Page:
Few bands in rock
history and none on the current music scene have ever done more with less
than the White Stripes.
When the Detroit duo
last performed in Chicago at the Aragon on New Year's Eve 2003, they were in
danger of being swamped by their own success. The band has always been an
incendiary live act, and hits such as "Seven Nation Army" were undeniable.
But the 4,500-seat venue -- the last step before the arenas -- diluted the
intensity of the group's garagey blues-rock stomp, and guitarist-vocalist
Jack White's charisma didn't quite light up the entire vast ballroom.
On Monday, during the
first of three sold-out nights at the regal 3,600-capacity Auditorium
Theatre, the strength of White's considerable personality reached the last
row of the vertigo-inducing upper balcony, while the force of his searing
guitar and the primal pounding of drummer Meg, the ex-wife he insists on
calling his "big sister," never sounded sexier or more powerful.
Touring in support of
their fifth album, "Get Behind Me Satan," the band added a few noticeable
frills: Its trademark two-tone stage set got a bit more fancy, with potted
plants and an elaborate backdrop; Meg stepped out from behind her Charlie
Watts-spartan drum set to assault two red-and-white tympanies on "Passive
Manipulation" and a pair of bongos on "As Ugly as I Seem," and Jack
occasionally put down his cheap white-and-red AirLine guitar to hammer on a
Steinway grand piano, a Fender Rhodes keyboard or, most memorably during
"The Nurse," a red-and-white marimba.
"The nurse should
not be the one who puts salt in your wounds/But it's always with trust that
the poison is fed with a spoon/When you're helpless with no one to turn to,
alone in your room," Jack sang, evoking the timeless dread of Robert
Johnson or the Carter Family for an audience, the vast majority of whom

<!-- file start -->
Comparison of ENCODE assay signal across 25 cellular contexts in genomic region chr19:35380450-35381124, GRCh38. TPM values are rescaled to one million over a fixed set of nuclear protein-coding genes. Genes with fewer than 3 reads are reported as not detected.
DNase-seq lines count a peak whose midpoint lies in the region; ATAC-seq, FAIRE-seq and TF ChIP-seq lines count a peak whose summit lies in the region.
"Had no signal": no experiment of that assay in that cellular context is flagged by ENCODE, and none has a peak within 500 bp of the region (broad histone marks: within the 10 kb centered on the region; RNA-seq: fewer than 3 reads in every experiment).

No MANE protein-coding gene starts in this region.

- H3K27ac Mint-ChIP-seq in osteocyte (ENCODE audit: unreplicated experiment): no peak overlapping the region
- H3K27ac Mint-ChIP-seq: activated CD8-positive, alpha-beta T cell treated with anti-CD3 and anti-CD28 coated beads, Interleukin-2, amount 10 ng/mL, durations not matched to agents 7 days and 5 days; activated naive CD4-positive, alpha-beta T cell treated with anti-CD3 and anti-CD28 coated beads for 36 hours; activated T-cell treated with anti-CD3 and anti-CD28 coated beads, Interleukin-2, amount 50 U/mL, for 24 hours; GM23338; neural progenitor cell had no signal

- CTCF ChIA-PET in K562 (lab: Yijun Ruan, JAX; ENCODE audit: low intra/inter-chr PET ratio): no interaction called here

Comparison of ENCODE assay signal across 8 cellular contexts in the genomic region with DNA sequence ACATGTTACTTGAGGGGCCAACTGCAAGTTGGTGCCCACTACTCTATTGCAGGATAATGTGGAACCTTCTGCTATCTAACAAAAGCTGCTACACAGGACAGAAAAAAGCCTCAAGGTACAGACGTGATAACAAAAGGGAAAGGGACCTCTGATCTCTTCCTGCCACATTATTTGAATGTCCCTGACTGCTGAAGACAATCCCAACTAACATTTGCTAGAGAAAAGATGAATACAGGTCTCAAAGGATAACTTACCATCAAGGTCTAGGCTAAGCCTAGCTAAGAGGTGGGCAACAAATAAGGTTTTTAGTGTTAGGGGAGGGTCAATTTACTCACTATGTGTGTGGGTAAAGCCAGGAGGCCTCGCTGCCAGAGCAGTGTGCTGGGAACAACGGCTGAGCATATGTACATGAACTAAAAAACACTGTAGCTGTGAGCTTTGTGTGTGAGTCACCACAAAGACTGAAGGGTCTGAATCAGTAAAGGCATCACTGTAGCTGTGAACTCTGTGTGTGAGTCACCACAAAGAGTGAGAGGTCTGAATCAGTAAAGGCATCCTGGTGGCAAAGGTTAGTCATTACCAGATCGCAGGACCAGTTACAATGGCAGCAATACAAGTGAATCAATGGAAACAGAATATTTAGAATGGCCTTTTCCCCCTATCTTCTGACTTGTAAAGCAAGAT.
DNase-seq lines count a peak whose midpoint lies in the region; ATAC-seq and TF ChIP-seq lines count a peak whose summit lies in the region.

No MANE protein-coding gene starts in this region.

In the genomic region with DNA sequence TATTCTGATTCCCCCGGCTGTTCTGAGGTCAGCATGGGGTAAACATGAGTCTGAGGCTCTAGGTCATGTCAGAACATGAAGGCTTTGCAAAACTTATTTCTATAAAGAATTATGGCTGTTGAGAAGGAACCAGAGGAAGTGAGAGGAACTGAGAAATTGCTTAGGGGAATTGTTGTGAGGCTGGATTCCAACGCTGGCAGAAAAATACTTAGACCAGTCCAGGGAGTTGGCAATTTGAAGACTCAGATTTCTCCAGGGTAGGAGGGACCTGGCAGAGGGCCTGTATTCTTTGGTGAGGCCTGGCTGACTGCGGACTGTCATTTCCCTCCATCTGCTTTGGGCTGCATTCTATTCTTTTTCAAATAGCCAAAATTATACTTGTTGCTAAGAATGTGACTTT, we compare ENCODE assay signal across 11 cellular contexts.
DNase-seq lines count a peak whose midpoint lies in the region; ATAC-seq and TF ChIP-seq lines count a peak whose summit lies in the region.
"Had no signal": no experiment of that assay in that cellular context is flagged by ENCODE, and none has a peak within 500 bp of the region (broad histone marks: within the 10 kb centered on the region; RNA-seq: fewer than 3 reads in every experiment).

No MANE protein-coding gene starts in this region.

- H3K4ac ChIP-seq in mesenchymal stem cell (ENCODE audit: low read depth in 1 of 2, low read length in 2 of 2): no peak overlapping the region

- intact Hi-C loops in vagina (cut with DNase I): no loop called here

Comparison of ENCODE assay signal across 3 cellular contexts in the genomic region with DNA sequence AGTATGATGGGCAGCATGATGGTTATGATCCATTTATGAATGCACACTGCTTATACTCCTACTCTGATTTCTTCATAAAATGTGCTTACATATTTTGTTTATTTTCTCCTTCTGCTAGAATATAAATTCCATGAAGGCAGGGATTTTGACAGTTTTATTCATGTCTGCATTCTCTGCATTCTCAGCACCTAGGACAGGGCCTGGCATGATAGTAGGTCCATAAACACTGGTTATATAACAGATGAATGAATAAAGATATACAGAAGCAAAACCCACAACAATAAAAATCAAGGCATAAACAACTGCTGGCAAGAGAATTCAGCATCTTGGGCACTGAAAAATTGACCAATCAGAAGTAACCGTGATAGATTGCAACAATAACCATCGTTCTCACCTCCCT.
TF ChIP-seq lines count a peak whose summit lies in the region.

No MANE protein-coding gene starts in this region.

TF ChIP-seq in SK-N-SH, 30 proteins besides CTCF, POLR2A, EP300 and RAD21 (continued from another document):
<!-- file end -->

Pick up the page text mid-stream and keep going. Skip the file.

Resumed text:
probably had never heard of either. He punctuated the creepy vibe of these
lines by adding bursts of wailing feedback guitar -- a neat trick, since he
never left the marimba. He'd left his ax feeding back on the floor near his
amp, and he controlled the noise by stepping on a foot pedal.
guitar gods go, Jack evokes Jeff Beck circa the Yardbirds. His chops are
considerable, but he is more interested in coloring the music than in firing
off solos designed to show his prowess, a la the more indulgent Eric
Clapton. And Jack is a better dancer and much more of a punk than either of
those older six-string heroes. As Jack careered across the stage, the first
three or four songs of the 90-minute set were unleashed in a frenzied blur,
merging into one furious assault veering on the edge of chaos, and as
irresistible in its forward momentum as the Ramones at their best.
Jack White is hands
down the most charismatic presence rock has produced since Kurt Cobain,
though thankfully, at age 30, Jack shows no signs of Cobain's
self-destructiveness. But Meg is no less vital to the mix, despite what you
may have read.
"Meg White may be
[Jack's] muse, best friend or soul mate, and she exudes a steady and
positive energy onstage, but she is a lousy drummer and only a passable
singer," New Yorker critic Sasha Frere-Jones wrote in a review of the new
album. Sexism is the only conceivable reason for such a thoroughly
On Monday, Meg deftly
followed the serpentine twists and turns of her ex-husband's spontaneous
improvisations, providing the wonderfully minimal, rock-solid cymbal crash
or Godzilla-size backbeat at exactly the right place time and time again. It
is impossible to imagine the band with any other drummer, and to suggest
otherwise is like saying the Velvet Underground would have been better if
Ginger Baker had replaced Maureen Tucker, or the Ramones could have been
improved if they'd hired Bill Bruford of Yes.
Their maximalist take
on the minimalist approach is what makes the White Stripes a great band, and
their current tour suggests that they may not reach the limitations of their
intentionally limited lineup for another five albums, if ever -- even though
Jack is looking to expand his extracurricular activities.
Opening for the White
Stripes on Monday and Tuesday was the thoroughly uninspiring Cincinnati
garage-rock trio the Greenhornes, who collaborated with Jack White on
Loretta Lynn's 2004 album "Van Lear Rose," while tonight's opener is
singer-songwriter Brendan Benson. White is reportedly gearing up to release
an album with the Raconteurs, featuring the Greenhornes' Jack Lawrence and
Patrick Keeler on bass and drums, and White and Benson sharing lead guitar,
vocal and songwriting chores.